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ECMO HOTLINE: 844-436-ECMO (3266)
What is ECMO?
ECMO or extracorporeal membrane oxygenation is a technique of providing both cardiac and respiratory support oxygen to patients whose heart and lungs are so severely diseased or damaged that they can no longer serve their function.
INTEGRIS Advanced Cardiac Care is the first in the state to establish a specialized life support program solely devoted to adult patients facing imminent death caused by heart or respiratory failure. The program uses extracorporeal membrane oxygenation, commonly abbreviated as ECMO, as a last resort lifesaving technique.
Twenty-one year old Shaquile “Kela” Robinson of Oklahoma City is the first to benefit from the newly developed program. She says she wouldn’t be here today if it weren’t for a therapy she had never even heard of before she got sick. “I had no idea what ECMO was,” admits Robinson. “But I know it saved my life.”
Robinson experienced post-pregnancy heart complications following the birth of her son, Thomas, in June of last year. Shortly after delivery, she started having chest pains, found it difficult to breathe and became easily fatigued. She was unable to even hold her newborn child.
Doctors discovered that her heart was only working at 10-percent capacity and implanted a defibrillator to try to help. But her condition continued to deteriorate until eventually she developed pneumonia and began coughing up blood. Both organs were shutting down and doctors knew if they didn’t act fast, Robinson would soon have to say “good-bye” to her now 1-year-old son.
Aly El Banayosy, M.D., and Michael M. Koerner, M.D., Ph.D., both transplant and acute circulatory support critical care physicians who recently came to INTEGRIS from Penn State Milton S. Hershey Medical Center with the intent to create an adult ECMO program here, visited with Robinson’s family about the therapy.
“We told them they could not afford to miss this window of opportunity. If we did not try the ECMO therapy, death was the only alternative,” says Banayosy. “Given those odds,” says Robinson’s mother, Kerri Harkey, “we chose life.”
Meet Our ECMO Physicians
When can a Patient Benefit from ECMO?
- Cardiogenic shock
- Pulmonary embolism
- Septic shock
- Drug intoxication
- High risk cardiac procedures
Adult respiratory distress syndrome due to:
- Chest trauma
- Inhalation injury
- Bridge to lung transplant
ECMO provides both cardiac and respiratory support oxygen to patients whose heart and/or lungs are so severely diseased or damaged that they can no longer serve their function, perhaps after a heart attack, cardio surgery, pulmonary embolism, near drowning, or lung-related issues such as flu or pneumonia.
The therapy continually pumps blood from the patient via a tube inserted into the groin vessels or neck vein. The blood goes through a membrane oxygenator that imitates the gas exchange process of the lung, removing carbon dioxide and adding oxygen, before returning the blood to the patient.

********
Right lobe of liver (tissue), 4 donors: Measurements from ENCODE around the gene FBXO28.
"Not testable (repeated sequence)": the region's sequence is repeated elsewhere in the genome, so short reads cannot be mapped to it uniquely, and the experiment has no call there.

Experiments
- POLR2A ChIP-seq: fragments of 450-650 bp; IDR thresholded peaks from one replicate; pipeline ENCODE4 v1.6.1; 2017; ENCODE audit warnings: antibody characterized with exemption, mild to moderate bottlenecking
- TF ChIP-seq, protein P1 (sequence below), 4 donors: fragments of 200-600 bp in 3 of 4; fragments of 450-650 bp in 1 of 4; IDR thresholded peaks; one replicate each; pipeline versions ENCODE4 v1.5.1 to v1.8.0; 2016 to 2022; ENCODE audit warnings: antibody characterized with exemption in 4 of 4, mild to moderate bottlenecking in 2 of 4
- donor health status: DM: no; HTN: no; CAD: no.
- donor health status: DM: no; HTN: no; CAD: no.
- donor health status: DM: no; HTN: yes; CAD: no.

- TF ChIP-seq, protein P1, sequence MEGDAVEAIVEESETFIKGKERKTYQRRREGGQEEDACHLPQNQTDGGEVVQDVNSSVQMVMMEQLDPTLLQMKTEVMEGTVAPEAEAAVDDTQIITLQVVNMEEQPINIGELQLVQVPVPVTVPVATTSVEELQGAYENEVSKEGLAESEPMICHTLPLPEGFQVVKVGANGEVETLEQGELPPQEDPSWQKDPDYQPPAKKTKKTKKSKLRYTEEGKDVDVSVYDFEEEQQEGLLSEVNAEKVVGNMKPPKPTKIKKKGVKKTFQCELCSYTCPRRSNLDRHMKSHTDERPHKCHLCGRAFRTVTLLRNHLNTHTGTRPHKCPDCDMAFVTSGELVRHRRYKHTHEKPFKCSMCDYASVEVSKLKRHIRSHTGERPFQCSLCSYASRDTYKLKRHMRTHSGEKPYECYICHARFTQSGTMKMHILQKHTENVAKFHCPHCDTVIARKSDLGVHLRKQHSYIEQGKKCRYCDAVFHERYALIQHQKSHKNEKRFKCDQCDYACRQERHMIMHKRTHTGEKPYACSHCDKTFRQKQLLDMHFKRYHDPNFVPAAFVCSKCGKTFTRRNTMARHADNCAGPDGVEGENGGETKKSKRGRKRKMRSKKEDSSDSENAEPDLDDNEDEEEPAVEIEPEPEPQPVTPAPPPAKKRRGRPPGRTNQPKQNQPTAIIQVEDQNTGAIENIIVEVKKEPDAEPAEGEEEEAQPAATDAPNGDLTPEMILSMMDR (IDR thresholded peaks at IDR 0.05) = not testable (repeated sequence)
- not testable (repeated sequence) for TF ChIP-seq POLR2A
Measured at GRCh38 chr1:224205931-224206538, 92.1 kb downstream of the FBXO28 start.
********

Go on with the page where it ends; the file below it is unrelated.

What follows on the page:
The goal is to allow the heart or lungs to rest and recover while the machine does all the work. When the heart or the lungs have healed and can work on their own, the lifesaving support from the ECMO artificial heart/lung machine is gradually removed.
The ECMO technology itself is not new. It is traditionally used to support underdeveloped hearts and lungs in premature babies. However, medical adaptations and advancements have led to increased adult usage and Banayosy believes the therapy will ultimately change the way hospitals care for patients near death from catastrophic heart and lung events.
Where can ECMO be done?
This lifesaving support provided to the sickest of the sick in cardiogenic shock, severe respiratory failure or a combination of both can be initiated via rapid peripheral cannulation VA-ECMO (veno-arterial) or VV-ECMO (veno-venous) at your patient’s bedside.
“The old ECMO technology didn’t allow us to run ECMO long enough to give a patient time to recover. It would be used for two days previously; now we can use it up to six weeks for advanced management and follow-up, which in many cases is enough time for the heart and lungs to recover or to prepare for any necessary surgery,” he said.
Robinson was on the device for seven days, until her heart and lungs were strong enough to tolerate the medications needed to stabilize her condition. She remains hospitalized but is breathing better and is feeling “almost normal.” The best part is she still gets to see her son every day.
Robinson is scheduled to receive a left ventricular assist device, or heart pump, and she may eventually need a heart transplant. But one thing’s for certain, ECMO extended her life and gave her a fighting chance for tomorrow.